Bengaluru: In a statement announcing the resignation of Binny Bansal as Flipkart group chief executive on Tuesday, Flipkart’s owner Walmart Inc. said that an internal investigation found “a lack of transparency, related to how Binny responded to a charge of “personal misconduct". About two months after the US retail giant agreed to buy Flipkart, Walmart was faced with a transparency conundrum of its own: should it disclose to its shareholders that the founder of the company that was to be its biggest-ever acquisition was facing an allegation of sexual misconduct?
The subsequent chain of events shows that Walmart chose to prioritize the closing of the Flipkart deal over disclosing the probe into Binny’s conduct.
A Walmart spokesperson did not immediately respond to queries raised by Mint.
Walmart agreed to buy 77% in Flipkart for $16 billion in May. As part of the Walmart-Flipkart deal, Flipkart co-founder and executive chairman Sachin Bansal was forced out after clashing with the then board. Flipkart’s other founder and group CEO Binny Bansal took over the title of chairman after Sachin’s exit.
In July, Walmart received a complaint from a former Flipkart employee against Binny. She alleged sexual misconduct, people familiar with the matter said. This misconduct was alleged by her to have happened in 2016, by which time she had left the firm, they said.
Walmart hired an external law firm to investigate the matter.
But as important as the investigation, was the question: how does it handle the communication of the matter?
While it had agreed to buy Flipkart, Walmart was yet to get approval from the Indian anti-trust regulator. If the investigation into Bansal’s conduct found him guilty, Walmart would have inherited a mess.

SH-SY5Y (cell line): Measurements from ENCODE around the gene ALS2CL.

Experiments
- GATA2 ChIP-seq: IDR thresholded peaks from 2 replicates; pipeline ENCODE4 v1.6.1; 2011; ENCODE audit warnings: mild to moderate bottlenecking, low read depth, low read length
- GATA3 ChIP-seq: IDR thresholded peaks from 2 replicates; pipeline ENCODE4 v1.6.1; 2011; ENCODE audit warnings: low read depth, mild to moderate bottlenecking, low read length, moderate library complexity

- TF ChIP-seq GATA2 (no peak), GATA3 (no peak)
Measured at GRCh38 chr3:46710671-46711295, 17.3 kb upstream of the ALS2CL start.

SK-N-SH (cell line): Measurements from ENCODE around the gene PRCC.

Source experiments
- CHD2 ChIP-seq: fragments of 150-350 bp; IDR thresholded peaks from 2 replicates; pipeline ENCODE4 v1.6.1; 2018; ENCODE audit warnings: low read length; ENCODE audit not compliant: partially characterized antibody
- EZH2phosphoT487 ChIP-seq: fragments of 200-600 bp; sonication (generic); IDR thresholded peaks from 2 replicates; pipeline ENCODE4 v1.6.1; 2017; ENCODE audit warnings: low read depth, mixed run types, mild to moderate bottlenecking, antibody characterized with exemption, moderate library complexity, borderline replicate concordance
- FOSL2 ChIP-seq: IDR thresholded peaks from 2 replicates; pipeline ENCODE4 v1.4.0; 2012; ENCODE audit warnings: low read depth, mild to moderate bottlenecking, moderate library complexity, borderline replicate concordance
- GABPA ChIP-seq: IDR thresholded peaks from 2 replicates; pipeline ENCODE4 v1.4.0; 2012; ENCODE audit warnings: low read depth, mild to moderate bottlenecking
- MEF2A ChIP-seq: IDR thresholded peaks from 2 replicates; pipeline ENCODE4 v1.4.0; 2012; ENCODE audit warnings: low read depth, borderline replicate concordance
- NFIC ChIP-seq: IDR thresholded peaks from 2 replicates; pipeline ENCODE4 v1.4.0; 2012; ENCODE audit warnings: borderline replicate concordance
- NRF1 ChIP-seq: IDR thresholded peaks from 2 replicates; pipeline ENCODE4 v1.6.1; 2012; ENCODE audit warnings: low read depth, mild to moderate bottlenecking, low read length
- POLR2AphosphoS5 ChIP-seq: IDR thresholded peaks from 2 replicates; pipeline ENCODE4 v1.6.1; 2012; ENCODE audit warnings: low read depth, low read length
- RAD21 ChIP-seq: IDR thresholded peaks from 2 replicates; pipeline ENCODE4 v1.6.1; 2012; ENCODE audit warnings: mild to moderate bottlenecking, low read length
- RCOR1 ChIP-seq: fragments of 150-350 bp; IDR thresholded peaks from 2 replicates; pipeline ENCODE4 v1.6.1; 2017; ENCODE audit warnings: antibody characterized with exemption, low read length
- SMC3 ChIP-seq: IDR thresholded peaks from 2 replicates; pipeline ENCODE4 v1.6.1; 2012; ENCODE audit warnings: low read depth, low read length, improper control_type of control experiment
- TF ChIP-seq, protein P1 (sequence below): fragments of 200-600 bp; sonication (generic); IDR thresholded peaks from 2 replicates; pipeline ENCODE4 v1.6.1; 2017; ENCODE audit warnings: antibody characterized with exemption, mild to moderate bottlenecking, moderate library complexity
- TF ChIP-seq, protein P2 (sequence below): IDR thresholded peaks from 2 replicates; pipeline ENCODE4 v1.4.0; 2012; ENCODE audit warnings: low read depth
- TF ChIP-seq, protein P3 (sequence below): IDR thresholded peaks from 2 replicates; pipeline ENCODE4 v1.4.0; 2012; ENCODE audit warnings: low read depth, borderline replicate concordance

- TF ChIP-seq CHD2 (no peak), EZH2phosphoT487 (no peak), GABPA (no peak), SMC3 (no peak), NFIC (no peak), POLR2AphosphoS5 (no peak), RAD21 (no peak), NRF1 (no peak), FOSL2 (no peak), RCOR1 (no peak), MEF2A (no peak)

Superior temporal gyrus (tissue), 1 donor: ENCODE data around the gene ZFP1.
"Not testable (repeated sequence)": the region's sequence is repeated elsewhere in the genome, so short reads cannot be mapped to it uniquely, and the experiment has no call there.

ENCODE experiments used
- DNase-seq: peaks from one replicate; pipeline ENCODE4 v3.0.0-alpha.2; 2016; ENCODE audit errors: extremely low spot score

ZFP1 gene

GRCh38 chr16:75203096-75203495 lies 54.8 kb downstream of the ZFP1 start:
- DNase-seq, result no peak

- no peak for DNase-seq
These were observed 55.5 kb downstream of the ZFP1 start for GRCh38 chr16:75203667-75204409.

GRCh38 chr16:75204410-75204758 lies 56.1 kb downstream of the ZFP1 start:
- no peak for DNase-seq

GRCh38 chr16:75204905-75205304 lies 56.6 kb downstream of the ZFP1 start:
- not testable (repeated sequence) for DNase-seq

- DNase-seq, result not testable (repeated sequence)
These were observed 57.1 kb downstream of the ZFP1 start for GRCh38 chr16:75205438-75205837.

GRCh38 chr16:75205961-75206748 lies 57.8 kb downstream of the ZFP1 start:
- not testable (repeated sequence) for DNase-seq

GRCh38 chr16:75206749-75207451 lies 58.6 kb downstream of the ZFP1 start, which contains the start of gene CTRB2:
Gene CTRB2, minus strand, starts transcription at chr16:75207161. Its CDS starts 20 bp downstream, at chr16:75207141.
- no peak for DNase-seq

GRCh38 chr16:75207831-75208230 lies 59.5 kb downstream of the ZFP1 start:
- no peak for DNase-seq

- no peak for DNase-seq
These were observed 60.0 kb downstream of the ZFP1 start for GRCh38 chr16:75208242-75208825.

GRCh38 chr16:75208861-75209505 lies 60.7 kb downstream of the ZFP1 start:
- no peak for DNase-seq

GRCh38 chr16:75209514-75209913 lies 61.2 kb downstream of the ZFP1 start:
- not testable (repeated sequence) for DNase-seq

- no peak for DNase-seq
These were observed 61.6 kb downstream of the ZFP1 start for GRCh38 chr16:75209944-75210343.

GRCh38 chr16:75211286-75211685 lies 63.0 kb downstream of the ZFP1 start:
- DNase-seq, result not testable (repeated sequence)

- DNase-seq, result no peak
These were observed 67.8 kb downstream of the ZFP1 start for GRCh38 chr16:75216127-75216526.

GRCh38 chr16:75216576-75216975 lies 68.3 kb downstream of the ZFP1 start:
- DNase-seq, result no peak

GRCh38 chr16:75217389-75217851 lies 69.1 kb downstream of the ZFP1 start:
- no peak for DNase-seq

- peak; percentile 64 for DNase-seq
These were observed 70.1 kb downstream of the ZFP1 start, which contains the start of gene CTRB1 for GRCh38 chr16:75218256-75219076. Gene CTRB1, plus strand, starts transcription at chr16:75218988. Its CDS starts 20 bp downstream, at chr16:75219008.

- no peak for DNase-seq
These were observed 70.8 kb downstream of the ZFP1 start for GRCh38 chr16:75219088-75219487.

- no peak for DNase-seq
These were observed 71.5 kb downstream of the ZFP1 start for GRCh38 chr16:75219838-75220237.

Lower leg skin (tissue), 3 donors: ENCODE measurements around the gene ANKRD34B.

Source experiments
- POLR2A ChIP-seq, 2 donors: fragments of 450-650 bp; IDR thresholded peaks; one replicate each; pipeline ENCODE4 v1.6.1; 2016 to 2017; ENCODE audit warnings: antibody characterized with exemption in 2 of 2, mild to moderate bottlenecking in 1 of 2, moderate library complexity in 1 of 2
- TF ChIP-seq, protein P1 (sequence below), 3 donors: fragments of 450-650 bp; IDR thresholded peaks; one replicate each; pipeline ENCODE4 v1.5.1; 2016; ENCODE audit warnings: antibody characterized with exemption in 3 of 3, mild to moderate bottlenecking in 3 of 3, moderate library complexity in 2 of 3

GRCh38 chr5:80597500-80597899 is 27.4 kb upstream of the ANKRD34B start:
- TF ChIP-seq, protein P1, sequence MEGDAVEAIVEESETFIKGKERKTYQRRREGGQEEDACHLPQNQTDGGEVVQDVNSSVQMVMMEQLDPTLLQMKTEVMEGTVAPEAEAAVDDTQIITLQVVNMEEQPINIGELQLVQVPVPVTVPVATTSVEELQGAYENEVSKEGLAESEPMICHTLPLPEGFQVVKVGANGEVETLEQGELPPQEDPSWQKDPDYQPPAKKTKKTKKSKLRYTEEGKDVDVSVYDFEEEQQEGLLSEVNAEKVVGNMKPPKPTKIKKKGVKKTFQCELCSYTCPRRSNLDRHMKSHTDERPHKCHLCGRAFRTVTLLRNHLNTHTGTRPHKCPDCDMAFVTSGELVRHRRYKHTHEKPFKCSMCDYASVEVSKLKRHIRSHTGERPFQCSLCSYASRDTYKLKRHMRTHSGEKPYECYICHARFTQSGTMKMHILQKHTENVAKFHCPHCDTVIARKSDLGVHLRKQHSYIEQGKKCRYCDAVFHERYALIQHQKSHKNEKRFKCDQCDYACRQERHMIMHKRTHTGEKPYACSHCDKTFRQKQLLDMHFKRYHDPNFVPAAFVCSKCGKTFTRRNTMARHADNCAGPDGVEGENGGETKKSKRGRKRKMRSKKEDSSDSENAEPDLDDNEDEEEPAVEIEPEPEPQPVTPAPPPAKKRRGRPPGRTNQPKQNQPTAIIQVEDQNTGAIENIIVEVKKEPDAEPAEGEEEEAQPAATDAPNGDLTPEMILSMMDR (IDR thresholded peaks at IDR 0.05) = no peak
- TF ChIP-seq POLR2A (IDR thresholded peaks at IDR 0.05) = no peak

After its joint venture in India with Bharti Enterprises blew up spectacularly partly because of ethics issues, the American company couldn’t afford another corporate governance disaster.
Eventually, Walmart decided against disclosing the information about the investigation into Binny’s conduct.
In August, Walmart closed the Flipkart acquisition after getting the approval of the Competition Commission of India.
“Even though the investigation (into Binny’s conduct) was started in July and Walmart did not close the deal till August, there’s a reason why the companies did not disclose that Bansal was being investigated. At that point, there was no assumption that he was guilty. So, if Walmart had disclosed that Binny was being investigated, it would have maligned his reputation unnecessarily—more so if he was found not guilty later. And, as it turns out, he was not found guilty of misconduct. So, it didn’t make sense for Walmart to disclose the investigation at that time," said a person directly familiar with the investigation.
Even so, experts are now questioning the way Walmart dealt with the investigation into Bansal’s conduct.
On Tuesday, Walmart said the probe did not find any evidence to support the allegation made by the complainant.
But it revealed “lapses in judgement" on Binny’s part and showed “particularly a lack of transparency, related to how Binny responded to the situation", Walmart said.
One consultant who had worked with Walmart said its handling of the matter was poor.
“This is really bad handling on Walmart’s part. If they were worried about Binny’s reputation, then it’s not like the statement they issued helps matters. It is clear that no one—Walmart or the Flipkart investors—would have wanted to jeopardize the deal by disclosing the complaint in July. If they had disclosed it then, it’s very much possible that some shareholder in the US would have asked them to keep the Flipkart deal on hold until the investigation was complete," the consultant said.